Voices rule. Voices matter. Voices exhort you to speak up and be heard. And if the voices you hear are full of experiences that touch you and move you, then they also become the voices that inspire you.
In the past few decades, a number of women leaders from all walks of life have used TED as a medium to explore new frontiers, voice their thoughts, and in the process, inspire millions.
Here are a few TED talks we like and believe should be on your must-watch list.
We should all be feminists: Chimamanda Adichie, Novelist
This TEDxEuston talk started a worldwide conversation about feminism. Novelist Chimamanda Zgozi Adichie delivered this TEDxEuston talk in December 2012, kickstarting a worldwide conversation on feminism. In the talk, she retailed different stories to point out how men and women have different experiences. These experiences are gendered and men don’t often notice the gendered experience. which also is a problem of gender.
She says, “Gender matters. Men and women experience the world differently. Gender colours the way we experience the world. But we can change that.”
Adichie makes the point of why everyone - men and women should be feminists and how we can achieve a fairer world where men and women are truer to themselves.
Find your voice against gender violence: Meera Vijayan, Citizen Journalist
In this talk delivered at TEDxHouseofParliament, Indian citizen journalist Meera Vijayan explored how digital media and platforms can be used to fight issues like sexual harassment in the country.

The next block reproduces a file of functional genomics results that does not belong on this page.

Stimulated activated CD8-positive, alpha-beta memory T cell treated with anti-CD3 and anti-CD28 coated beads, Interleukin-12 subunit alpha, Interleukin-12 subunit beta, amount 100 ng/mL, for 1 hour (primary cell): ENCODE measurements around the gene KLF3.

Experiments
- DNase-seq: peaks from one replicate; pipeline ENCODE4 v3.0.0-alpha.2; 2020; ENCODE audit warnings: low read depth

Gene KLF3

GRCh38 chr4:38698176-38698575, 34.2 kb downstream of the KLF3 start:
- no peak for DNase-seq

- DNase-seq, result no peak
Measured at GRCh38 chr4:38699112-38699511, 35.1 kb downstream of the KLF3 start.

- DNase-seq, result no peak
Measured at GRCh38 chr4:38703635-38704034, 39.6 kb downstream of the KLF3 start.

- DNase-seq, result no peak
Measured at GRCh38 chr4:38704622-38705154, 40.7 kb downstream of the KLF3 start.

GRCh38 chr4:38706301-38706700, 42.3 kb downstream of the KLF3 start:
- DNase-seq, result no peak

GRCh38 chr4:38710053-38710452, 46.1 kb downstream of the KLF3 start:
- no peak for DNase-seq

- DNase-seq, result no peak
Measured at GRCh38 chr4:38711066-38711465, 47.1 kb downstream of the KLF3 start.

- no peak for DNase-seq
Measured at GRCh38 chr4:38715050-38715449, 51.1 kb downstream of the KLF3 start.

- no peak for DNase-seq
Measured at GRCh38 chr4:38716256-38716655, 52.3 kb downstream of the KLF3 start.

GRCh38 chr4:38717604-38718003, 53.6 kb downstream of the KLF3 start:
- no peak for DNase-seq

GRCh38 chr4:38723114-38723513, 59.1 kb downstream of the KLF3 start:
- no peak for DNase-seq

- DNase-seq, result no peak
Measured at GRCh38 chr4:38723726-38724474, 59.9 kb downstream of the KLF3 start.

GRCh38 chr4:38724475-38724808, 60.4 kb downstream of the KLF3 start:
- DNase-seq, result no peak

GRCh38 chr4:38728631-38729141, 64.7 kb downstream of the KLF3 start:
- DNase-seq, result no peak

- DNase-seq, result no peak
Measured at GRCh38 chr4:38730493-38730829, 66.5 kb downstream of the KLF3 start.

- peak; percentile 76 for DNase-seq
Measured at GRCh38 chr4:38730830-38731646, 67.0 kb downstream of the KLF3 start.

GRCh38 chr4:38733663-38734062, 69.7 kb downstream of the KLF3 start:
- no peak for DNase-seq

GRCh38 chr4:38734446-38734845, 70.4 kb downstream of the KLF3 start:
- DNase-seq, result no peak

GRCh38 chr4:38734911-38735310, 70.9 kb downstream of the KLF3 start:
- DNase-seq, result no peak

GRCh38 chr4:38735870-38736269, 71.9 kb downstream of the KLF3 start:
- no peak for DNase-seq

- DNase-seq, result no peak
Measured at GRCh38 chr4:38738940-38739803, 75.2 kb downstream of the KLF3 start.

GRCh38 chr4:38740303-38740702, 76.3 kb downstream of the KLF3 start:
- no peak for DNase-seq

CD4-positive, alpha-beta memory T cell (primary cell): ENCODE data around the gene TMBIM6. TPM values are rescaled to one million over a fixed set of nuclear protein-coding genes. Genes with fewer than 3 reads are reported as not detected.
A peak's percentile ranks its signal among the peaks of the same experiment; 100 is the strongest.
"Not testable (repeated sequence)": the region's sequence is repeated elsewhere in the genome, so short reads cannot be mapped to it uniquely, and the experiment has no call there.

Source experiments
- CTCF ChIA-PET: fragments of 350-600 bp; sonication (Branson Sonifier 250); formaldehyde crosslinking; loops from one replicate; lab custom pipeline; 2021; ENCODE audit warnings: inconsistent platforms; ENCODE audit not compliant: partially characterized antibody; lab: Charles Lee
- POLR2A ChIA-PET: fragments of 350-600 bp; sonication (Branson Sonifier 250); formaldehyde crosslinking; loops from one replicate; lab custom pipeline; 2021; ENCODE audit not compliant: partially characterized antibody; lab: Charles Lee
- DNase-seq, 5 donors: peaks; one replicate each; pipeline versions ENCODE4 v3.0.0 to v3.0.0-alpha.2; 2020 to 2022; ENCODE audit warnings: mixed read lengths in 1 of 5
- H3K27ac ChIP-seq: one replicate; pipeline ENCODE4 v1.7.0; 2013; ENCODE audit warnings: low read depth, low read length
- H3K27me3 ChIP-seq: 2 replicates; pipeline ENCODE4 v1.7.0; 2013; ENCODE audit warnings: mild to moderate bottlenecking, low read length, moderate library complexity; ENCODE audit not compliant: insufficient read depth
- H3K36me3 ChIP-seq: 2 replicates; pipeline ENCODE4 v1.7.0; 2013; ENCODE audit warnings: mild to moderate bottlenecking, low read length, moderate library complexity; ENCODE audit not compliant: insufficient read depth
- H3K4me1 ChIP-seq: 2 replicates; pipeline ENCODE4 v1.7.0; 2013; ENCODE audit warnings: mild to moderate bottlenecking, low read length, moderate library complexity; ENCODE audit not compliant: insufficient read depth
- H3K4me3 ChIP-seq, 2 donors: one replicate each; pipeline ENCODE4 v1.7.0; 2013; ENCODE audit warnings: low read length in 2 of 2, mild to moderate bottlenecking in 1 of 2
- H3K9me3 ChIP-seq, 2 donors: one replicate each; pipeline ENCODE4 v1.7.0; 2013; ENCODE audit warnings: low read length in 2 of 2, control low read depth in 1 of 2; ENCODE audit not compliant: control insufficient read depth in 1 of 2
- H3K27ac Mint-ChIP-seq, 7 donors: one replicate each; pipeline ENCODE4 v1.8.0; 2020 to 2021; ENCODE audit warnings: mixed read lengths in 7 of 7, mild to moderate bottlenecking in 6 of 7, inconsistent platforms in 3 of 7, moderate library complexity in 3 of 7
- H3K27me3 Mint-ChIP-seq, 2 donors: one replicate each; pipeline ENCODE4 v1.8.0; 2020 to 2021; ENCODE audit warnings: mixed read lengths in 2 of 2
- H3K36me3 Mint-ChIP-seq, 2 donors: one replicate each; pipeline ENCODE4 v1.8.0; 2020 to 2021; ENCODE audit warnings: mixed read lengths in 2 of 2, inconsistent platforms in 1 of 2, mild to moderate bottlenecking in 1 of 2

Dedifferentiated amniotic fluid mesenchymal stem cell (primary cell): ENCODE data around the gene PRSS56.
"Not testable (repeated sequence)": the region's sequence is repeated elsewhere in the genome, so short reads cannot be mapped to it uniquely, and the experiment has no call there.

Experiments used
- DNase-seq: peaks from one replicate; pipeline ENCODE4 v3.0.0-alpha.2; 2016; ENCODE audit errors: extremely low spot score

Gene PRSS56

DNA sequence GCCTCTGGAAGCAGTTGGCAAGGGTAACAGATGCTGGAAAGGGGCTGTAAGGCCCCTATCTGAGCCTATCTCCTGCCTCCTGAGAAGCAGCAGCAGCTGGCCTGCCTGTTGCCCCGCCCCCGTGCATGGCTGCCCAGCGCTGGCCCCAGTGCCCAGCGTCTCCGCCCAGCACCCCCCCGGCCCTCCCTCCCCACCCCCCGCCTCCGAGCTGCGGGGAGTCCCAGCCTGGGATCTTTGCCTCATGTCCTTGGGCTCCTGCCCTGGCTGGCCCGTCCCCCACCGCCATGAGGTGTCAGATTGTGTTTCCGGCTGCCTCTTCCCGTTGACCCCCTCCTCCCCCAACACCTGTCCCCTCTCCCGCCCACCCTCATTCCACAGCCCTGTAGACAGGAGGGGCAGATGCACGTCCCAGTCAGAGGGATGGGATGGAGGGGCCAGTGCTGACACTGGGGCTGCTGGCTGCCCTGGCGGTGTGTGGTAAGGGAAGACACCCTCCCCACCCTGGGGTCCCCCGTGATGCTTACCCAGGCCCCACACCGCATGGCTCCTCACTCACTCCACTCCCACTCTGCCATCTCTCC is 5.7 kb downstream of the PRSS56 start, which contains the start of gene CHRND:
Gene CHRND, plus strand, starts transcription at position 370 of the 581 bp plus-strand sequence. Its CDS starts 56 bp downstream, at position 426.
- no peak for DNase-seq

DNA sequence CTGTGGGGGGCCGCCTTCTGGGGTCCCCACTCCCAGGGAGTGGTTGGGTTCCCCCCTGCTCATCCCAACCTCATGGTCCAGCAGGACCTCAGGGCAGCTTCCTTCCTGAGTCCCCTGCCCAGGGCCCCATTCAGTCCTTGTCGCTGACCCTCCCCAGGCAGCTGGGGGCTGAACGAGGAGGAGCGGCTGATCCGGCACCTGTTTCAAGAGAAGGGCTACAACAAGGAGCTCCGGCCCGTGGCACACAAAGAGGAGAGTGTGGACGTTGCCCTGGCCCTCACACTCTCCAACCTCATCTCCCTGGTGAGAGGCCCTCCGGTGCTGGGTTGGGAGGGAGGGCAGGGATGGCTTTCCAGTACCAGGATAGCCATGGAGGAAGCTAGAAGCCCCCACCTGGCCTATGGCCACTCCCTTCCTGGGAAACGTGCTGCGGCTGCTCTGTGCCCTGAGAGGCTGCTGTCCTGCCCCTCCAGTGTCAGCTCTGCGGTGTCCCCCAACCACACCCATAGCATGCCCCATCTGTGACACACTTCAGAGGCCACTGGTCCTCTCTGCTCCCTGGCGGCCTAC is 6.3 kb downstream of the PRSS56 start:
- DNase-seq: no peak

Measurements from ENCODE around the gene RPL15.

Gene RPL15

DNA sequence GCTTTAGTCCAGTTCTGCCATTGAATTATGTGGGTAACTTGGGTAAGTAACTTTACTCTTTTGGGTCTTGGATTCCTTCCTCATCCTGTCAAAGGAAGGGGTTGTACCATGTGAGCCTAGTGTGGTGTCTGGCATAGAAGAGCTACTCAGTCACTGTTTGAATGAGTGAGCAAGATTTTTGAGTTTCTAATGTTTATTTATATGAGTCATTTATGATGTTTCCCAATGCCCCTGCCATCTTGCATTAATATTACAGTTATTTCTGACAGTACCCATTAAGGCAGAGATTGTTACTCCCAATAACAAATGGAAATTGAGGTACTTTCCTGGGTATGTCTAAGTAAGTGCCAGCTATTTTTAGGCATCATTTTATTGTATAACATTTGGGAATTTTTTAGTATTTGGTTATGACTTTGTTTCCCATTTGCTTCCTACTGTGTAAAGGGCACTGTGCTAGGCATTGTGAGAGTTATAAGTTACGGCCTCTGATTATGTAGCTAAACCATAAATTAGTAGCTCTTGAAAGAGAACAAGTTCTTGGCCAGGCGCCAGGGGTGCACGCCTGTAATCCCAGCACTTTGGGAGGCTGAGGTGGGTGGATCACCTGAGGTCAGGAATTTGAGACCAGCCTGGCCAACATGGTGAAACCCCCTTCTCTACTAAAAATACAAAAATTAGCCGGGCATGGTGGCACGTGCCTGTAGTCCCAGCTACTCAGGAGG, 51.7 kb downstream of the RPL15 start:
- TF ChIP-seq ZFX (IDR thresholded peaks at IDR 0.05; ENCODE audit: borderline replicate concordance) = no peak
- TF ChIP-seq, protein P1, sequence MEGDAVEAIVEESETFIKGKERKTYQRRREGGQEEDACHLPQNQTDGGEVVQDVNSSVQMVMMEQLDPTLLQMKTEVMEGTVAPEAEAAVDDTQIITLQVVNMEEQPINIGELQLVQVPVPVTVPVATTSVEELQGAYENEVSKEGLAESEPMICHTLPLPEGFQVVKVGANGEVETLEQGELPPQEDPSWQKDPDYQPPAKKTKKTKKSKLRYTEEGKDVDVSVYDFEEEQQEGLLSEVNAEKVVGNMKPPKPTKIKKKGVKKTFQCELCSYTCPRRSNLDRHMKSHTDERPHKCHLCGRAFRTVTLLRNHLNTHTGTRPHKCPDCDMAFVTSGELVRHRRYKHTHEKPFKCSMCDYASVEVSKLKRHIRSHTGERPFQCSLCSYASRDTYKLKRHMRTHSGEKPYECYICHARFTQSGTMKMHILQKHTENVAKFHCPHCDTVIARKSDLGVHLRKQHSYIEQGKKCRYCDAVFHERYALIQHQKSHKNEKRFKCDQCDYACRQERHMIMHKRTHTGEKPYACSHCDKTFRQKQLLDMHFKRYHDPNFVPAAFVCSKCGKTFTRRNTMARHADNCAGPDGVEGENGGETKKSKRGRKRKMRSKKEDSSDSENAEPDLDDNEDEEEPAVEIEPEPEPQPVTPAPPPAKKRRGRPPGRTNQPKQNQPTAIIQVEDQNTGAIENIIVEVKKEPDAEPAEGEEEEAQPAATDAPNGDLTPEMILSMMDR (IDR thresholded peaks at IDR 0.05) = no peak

She begins the talk by describing numerable instances of sexual violence that she, her friends, relatives had suffered from. Listening to these experiences is disturbing, but it brings to light how rampant and deep-rooted the issue of women’s safety is in India. She explains how the tragic rape of a girl in a bus in Delhi in 2012 led her to log on to a citizen journalism platform and discuss solutions and reactions.
She realised that, “One, technology was always at hand for many young women like me. Two, like me, most young women hardly use it to express their views. Three, I realised for the first time that my voice mattered.”
The opportunity of adversity: Aimee Mullins, Athlete, Actor
In this inspiring talk, the grounding-breaking para-athlete Aimee Mullins sets out to redefine the word ‘disabled’. Born without shin bones, Aimee once looked up the definition of the word, which read as ‘crippled, helpless, useless, wrecked, stalled, maimed, wounded, mangled, lame, mutilated, etc.’ She describes how language hasn’t caught up with the realities of today.
“Our language hasn't caught up with the changes in our society, many of which have been brought about by technology,'' she says.
She shows how adversity can open the door towards human potential. She believes that with human capabilities for adaptation, we must prepare our children to face adversity and not shield them.
This powerful speech by Aimee is inspiring and thought-provoking, just like her record-breaking achievements.
My wish: Protect our oceans: Sylvia Earle, Oceanographer
Sylvia Earle is a legendary ocean researcher who has been working in the field for over 40 years. In this TED Prize talk, Sylvia shares astonishing images of the ocean and shocking statistics about the rapid decline that ‘the blue heart of the planet’ faces. More than 90 percent of the fish have disappeared, half of the coral reefs are gone, and oxygen depletion in the oceans especially the Pacific should worry everybody.